She told me my mother always accused her of being a “Pollyanna,” the caricature imbued with excessive cheerfulness and based on the heroine in a book of the same name, authored by Eleanor Porter in 1913. Pollyanna was brought to life on the big screen in 1960, with Hayley Mills playing the irrepressibly sunny orphan. A nearly life-sized doll with a dimpled grin and blond curls, wearing a gingham dress and MaryJanes was launched on the retail market to coincide with the Disney film. Either my mom or Gwen owned one because we found it, sitting upright in a corner, green eyes staring, when cleaning out my Grammy’s house after she died. My bet is on Auntie Gwen.
“Isn’t it great, this life we’re living?”
In her own defense she’d said, “What’s wrong with that? I like seeing the up side of things.” I admit, I myself am slightly suspicious of those with unyielding positivity. But of all her eccentric idiosyncrasies, because of (or maybe even in spite of) an inherently strong personality—a trademark feature of all the women in my family, I find Auntie Gwen’s rejection of gloom admirable. Something I will always seek to emulate. After all, it was her steady stream of buoyancy that kept her afloat her whole life.
She died comfortably and peacefully in her home on Friday, January 8, 2021, surrounded by love, my brother holding one hand and her dear friend, the other. My sisters and I held her in our hearts from miles and miles away. Our goodbye, like too much of this past year, was remote. On Zoom. Auntie Gwen promised if we would hang bells, she would ring them. With quivering chins and welling eyes, we promised to hang them and watch for the sound of her eternal optimism, an omen of her tangible presence and a spark of magic in our ordinary days. And a reminder that “not so long ago and not so far away” a new story has begun.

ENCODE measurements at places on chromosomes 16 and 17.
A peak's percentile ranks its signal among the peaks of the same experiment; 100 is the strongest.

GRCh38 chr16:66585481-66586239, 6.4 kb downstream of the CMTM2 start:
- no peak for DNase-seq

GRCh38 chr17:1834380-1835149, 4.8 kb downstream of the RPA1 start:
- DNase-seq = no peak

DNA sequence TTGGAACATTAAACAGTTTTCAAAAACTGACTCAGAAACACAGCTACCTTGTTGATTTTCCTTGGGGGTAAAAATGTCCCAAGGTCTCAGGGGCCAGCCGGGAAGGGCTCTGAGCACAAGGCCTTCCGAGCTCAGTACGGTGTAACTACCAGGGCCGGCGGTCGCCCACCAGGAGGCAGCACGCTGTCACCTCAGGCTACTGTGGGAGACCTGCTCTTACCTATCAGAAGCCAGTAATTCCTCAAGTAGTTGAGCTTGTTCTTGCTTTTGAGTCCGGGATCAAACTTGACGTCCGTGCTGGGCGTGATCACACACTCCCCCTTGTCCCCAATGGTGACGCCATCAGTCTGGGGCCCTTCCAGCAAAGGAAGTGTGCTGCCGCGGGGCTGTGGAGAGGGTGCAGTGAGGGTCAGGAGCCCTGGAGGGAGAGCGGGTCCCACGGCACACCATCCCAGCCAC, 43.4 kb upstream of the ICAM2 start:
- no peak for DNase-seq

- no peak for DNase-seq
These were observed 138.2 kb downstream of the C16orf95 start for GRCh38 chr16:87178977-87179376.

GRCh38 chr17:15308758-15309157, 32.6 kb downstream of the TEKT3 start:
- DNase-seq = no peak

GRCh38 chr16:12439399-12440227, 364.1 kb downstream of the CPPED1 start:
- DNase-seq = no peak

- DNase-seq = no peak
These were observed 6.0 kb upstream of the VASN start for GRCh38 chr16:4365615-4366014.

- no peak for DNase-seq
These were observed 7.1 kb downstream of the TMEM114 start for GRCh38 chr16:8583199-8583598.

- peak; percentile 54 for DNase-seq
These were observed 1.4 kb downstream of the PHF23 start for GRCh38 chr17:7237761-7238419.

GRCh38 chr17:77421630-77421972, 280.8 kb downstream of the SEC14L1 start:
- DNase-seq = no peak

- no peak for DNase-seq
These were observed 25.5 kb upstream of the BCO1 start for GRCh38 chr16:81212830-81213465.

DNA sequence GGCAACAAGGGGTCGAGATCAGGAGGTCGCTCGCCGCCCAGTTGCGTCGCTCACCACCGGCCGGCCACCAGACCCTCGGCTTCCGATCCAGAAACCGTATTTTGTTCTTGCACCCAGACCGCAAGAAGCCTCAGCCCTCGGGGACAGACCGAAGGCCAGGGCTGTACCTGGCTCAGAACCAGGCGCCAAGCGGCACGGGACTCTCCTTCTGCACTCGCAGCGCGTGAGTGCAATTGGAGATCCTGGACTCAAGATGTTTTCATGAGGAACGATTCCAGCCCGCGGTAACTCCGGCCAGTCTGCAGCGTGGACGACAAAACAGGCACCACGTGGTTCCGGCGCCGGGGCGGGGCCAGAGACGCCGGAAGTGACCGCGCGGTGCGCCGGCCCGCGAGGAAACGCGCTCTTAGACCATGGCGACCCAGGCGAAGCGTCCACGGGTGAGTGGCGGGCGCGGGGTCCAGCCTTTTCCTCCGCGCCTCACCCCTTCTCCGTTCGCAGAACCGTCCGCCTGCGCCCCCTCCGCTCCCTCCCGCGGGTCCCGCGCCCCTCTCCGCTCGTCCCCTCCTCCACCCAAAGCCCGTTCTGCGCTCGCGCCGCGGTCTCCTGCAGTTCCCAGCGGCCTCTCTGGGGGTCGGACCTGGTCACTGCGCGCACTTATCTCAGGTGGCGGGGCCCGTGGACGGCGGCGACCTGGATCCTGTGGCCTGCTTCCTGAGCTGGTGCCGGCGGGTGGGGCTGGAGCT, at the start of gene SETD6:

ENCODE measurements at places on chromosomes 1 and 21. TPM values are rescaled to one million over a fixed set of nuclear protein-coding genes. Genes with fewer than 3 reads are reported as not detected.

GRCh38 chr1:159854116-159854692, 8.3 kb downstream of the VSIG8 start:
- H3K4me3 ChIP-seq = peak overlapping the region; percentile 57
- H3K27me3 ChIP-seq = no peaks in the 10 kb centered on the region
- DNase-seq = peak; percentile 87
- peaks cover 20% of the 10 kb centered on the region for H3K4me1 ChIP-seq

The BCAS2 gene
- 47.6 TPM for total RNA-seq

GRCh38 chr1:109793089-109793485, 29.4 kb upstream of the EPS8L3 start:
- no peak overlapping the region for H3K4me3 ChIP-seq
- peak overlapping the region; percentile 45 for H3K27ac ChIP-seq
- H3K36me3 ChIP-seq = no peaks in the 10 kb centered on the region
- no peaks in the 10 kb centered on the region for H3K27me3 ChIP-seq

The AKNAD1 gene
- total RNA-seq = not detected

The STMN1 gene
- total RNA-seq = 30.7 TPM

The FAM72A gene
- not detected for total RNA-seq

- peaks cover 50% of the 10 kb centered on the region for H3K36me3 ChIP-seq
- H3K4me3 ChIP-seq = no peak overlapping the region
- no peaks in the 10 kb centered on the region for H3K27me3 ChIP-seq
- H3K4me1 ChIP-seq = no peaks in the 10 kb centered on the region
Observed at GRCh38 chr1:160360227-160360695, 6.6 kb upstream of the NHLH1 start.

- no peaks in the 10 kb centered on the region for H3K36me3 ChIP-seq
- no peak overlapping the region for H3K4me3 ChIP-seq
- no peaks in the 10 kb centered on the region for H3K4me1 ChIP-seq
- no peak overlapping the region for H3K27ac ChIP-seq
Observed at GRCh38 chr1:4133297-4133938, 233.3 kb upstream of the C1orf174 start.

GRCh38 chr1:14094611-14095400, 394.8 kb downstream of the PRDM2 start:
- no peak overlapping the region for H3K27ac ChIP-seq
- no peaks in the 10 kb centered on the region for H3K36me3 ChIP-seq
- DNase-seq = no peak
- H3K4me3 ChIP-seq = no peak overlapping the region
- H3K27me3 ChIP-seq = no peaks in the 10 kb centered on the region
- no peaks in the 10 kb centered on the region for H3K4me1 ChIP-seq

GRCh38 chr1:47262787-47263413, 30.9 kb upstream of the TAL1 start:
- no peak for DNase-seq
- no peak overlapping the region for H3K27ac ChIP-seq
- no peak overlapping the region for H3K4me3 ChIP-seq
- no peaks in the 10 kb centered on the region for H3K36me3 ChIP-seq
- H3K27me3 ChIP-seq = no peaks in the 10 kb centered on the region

*Reading given at the Unitarian Universalist Church of Columbia, online, August 9, 2020
“Always have enough courage to trust love one more time and always one more time.”
In what do I place my trust? This profound, existential question is, for an inherently trusting person, difficult to quantify. Before the pandemic, I trusted my alarm to go off, my car to start, and my phone to keep me on task. I trusted there would be money in the bank, food in the fridge, and job security for my partner and myself. From the sturdiness of my home and the safety of my Midwestern burg, I trusted the sun to rise and set on another ordinary day.
There are moments when the veil seems almost to lift, and we understand what the earth is meant to mean to us — the trees in their docility, the hills in their patience, the flowers and the vines in their wild, sweet vitality. Then the Word is within us, and the Book is put away.
Mary Oliver, The Veil
They called her Barbie, an apt moniker for her given name. A real-live Barbie doll, she was tall, gorgeous, voluptuous, blonde. But she also carried herself with the elegance of a Barbara. Moviestar glamour. Dressed to the nines and turning heads. She made you feel important when she bestowed her attention on you. She was all yours. Her eyes held an almost mischievous twinkle, while her gorgeous, wide-mouthed smile lifted on one side only. Her laugh was sensuous, subtle.
Dad emailed on Monday.
“Good morning, kids. Our dear Barbie passed through the veil last night about 9:15 pm Seattle time. She never woke up again since she went to sleep Thursday evening. It was a very blessed and peaceful passing. No more pain and trauma to her little body.”
Ring the bells that still can ring Forget your perfect offering There is a crack in everything That’s how the light gets in
“Be careful what you wish for,” my mother used to say.
“You just might get it.” A wise woman, whose words I often disregarded when she was alive, her advice has been on my mind a lot lately.
Time, as we experience it on this plane–as we have all agreed, is linear. A steadily-paced constant. Yet I know I’m not alone in the perception of its acceleration. In recent years I’ve felt more and more like a hamster on its wheel, running frenetically in a perpetual, never-ending race. My days consisted of rushing to commitments, appointments, and activities packed into an impossibly tight schedule and coordinating the inherent overlapping and conflicting logistics of the same. Fueled by a bottomless to-do list, my go-mode was switched to “over-drive” nearly 24/7.
Until March 15th, that is. Before that fateful date, I ran myself ragged trying to keep up, all the while complaining about being too busy.